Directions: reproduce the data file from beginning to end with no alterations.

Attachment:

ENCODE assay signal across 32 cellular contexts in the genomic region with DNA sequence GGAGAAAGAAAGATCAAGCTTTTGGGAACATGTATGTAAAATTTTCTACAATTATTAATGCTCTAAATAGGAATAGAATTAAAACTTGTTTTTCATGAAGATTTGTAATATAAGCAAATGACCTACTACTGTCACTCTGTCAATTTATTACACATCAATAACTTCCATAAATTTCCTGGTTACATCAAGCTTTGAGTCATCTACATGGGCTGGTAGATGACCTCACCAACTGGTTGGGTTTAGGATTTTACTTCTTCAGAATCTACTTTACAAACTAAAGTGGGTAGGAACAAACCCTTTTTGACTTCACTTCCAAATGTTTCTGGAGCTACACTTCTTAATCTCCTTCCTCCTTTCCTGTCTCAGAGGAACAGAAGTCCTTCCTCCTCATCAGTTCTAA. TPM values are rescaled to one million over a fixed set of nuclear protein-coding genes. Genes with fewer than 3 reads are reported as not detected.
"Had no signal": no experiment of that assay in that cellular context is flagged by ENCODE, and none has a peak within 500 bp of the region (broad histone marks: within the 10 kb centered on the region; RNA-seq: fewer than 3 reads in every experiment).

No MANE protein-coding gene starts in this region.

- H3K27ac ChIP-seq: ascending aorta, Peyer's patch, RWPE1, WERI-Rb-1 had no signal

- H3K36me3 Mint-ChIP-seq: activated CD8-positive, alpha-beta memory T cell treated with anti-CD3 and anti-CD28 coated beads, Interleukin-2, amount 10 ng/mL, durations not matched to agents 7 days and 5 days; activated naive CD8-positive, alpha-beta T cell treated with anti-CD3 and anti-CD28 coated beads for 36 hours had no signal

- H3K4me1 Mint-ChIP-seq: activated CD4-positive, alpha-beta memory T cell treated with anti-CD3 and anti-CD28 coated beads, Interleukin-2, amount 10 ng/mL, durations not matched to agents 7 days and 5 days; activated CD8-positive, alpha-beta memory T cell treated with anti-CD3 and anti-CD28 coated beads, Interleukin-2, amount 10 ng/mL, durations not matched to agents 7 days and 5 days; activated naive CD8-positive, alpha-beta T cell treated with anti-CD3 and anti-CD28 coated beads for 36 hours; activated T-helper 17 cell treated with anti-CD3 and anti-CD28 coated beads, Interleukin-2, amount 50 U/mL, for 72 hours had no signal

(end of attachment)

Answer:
ENCODE assay signal across 32 cellular contexts in the genomic region with DNA sequence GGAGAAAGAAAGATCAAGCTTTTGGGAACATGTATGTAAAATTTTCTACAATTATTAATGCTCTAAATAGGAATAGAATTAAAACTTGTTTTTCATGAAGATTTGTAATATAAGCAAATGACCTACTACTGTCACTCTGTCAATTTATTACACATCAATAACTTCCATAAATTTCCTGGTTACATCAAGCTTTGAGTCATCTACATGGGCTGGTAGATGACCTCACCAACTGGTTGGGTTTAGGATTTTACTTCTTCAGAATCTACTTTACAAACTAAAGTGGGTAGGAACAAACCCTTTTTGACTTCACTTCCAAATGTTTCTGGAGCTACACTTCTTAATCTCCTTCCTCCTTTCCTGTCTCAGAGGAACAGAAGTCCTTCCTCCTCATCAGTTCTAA. TPM values are rescaled to one million over a fixed set of nuclear protein-coding genes. Genes with fewer than 3 reads are reported as not detected.
"Had no signal": no experiment of that assay in that cellular context is flagged by ENCODE, and none has a peak within 500 bp of the region (broad histone marks: within the 10 kb centered on the region; RNA-seq: fewer than 3 reads in every experiment).

No MANE protein-coding gene starts in this region.

- H3K27ac ChIP-seq: ascending aorta, Peyer's patch, RWPE1, WERI-Rb-1 had no signal

- H3K36me3 Mint-ChIP-seq: activated CD8-positive, alpha-beta memory T cell treated with anti-CD3 and anti-CD28 coated beads, Interleukin-2, amount 10 ng/mL, durations not matched to agents 7 days and 5 days; activated naive CD8-positive, alpha-beta T cell treated with anti-CD3 and anti-CD28 coated beads for 36 hours had no signal

- H3K4me1 Mint-ChIP-seq: activated CD4-positive, alpha-beta memory T cell treated with anti-CD3 and anti-CD28 coated beads, Interleukin-2, amount 10 ng/mL, durations not matched to agents 7 days and 5 days; activated CD8-positive, alpha-beta memory T cell treated with anti-CD3 and anti-CD28 coated beads, Interleukin-2, amount 10 ng/mL, durations not matched to agents 7 days and 5 days; activated naive CD8-positive, alpha-beta T cell treated with anti-CD3 and anti-CD28 coated beads for 36 hours; activated T-helper 17 cell treated with anti-CD3 and anti-CD28 coated beads, Interleukin-2, amount 50 U/mL, for 72 hours had no signal